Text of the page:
Four former executives at Rio Tinto were paid a total of $57 million last year, with Sam Walsh and JS Jacques getting the biggest payouts.
The big miner’s 2020 annual report has disclosed the pay packets of the three senior executives who resigned in the wake of the Juukan Gorge controversy.
Mr Jacques, who is continuing on paid ‘garden’ leave until the end of March after stepping down as chief executive on 1 January, received total remuneration last year of $US13.3 million ($A17.3 million).
That was nearly double his total income in the prior year, of $US7.1 million.
Perth-based Mr Salisbury was paid a total of $US6.7 million, substantially boosted by long-term incentives worth $US4.3 million and termination benefits (including accrued leave) of $US1.7 million.
London-based Ms Niven left the company with a total income of $US5.1 million, also boosted by long-term incentives and termination benefits.
All three executives could have earned more, if not for a board decision to withhold any performance-related bonuses for 2020.
In addition, Mr Jacques’ long-term incentive award was reduced by £1 million ($A1.8 million).
The board decision followed a review of the Juukan Gorge controversy, which caused untold reputational damage for the mining giant.
It has also led to substantial operational setbacks, with Rio removing 54 million tonnes of iron ore from its measured reserves in order to protect areas with Aboriginal heritage value.
The penalties imposed by Rio’s board make for an interesting comparison relative to the actions taken last week by Fortescue Metals Group, after a cost blowout on its Iron Bridge project.
Chief operating officer Greg Lilleyman and two project managers lost their jobs while chief executive Elizabeth Gaines and chief financial officer Ian Wells will forego all incentive payments this financial year.
Ms Gaines was paid incentives worth $A4.2 million last year while Mr Wells was paid incentives worth $A1.5 million and both would have been in line for bigger payouts this year, based on the company’s higher profits.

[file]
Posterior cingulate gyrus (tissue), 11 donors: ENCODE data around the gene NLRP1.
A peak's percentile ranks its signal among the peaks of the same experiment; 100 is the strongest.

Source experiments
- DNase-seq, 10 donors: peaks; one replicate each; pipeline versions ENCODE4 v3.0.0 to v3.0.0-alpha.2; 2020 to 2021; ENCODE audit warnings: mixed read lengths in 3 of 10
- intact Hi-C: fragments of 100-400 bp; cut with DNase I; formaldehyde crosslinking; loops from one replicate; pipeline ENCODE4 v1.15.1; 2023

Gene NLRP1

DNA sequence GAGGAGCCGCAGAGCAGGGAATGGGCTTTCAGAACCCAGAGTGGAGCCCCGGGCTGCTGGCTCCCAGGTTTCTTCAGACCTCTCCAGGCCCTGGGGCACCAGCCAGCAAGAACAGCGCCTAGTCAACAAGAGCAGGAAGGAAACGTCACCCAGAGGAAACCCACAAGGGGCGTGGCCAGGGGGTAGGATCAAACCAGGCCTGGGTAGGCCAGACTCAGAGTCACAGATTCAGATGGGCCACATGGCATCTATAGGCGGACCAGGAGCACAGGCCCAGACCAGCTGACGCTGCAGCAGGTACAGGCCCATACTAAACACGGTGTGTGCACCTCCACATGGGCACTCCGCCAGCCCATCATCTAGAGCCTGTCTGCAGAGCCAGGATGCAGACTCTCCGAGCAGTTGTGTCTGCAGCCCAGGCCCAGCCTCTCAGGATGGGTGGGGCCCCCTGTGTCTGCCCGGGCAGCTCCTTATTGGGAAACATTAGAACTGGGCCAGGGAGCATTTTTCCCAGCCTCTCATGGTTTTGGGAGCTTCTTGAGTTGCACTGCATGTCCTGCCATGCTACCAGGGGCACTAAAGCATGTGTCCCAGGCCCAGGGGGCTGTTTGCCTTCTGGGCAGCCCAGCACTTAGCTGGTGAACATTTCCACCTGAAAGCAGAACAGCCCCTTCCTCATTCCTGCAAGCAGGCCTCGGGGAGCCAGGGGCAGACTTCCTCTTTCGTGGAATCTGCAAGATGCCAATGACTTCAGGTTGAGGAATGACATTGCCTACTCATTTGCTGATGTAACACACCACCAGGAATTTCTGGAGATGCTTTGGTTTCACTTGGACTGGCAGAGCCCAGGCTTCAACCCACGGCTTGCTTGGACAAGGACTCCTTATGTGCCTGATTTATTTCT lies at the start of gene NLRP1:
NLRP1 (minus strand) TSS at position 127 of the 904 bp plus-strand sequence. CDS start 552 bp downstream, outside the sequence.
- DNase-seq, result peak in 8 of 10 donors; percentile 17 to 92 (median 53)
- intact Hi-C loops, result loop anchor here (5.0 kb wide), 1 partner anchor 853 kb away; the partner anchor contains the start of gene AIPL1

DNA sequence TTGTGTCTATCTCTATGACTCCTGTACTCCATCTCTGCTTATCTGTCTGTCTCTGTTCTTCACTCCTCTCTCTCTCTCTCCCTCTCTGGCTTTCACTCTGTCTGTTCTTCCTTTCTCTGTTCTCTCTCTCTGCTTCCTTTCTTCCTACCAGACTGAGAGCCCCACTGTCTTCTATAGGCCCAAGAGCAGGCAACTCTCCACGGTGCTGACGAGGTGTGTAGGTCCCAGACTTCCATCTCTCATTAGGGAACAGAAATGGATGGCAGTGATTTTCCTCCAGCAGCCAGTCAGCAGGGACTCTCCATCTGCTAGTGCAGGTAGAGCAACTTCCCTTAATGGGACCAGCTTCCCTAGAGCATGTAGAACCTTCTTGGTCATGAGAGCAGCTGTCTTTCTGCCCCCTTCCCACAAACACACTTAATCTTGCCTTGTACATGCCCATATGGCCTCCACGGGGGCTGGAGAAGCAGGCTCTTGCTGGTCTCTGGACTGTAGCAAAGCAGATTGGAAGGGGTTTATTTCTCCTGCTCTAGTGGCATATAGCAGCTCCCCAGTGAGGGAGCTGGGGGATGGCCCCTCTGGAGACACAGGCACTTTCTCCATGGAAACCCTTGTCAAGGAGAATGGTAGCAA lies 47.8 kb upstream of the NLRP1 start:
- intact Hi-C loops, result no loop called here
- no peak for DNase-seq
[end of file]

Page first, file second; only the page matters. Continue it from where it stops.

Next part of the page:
Mr Walsh was paid $A7.3 million in March (as previously reported) and a further $A17.5 million on 31 December.
He is due to receive a further unspecified incentive payment this year.
For good measure, Mr Walsh also continued to receive personal tax compliance services, worth nearly $A34,000 last year.
Mr Walsh’s incentive payments had been deferred while investigations continued into unauthorised payments in relation to the Simandou iron ore project.
Perth-based Mr Walsh was chief executive of the iron ore product group at the time the payment was made, in 2011.
He was promoted to group chief executive in 2013, before retiring in July 2016.
Months later, Rio alerted authorities, including the US Department of Justice and the UK’s Serious Fraud Office, about the questionable Simandou payments.
Mr Walsh has maintained that he always acted lawfully and ethically.
“I knew I hadn’t done anything wrong; I would be found innocent in whatever they self-reported,” he told Business News last year.
Mr Walsh said he had been provided a letter by the Australian Securities and Investments Commission in June confirming he was not a person of interest to its investigation.
Rio’s 2020 annual report also disclosed that other senior executives enjoyed big pay rises last year.
Simon Trott, who recently took charge of Rio’s powerhouse iron ore business, was paid $US2.7 million last year, when he was based in Singapore as chief commercial officer.
Stephen McIntosh, who retired in September, was paid a total of $US5.9 million, including $US4.2 million in long-term incentives and an annual bonus of $US857,000.
Mr McIntosh had been Rio’s group executive growth and innovation.
For detailed data on remuneration at ASX-listed companies, go to the Business News' portal, at www.businessnews.com.au/remuneration.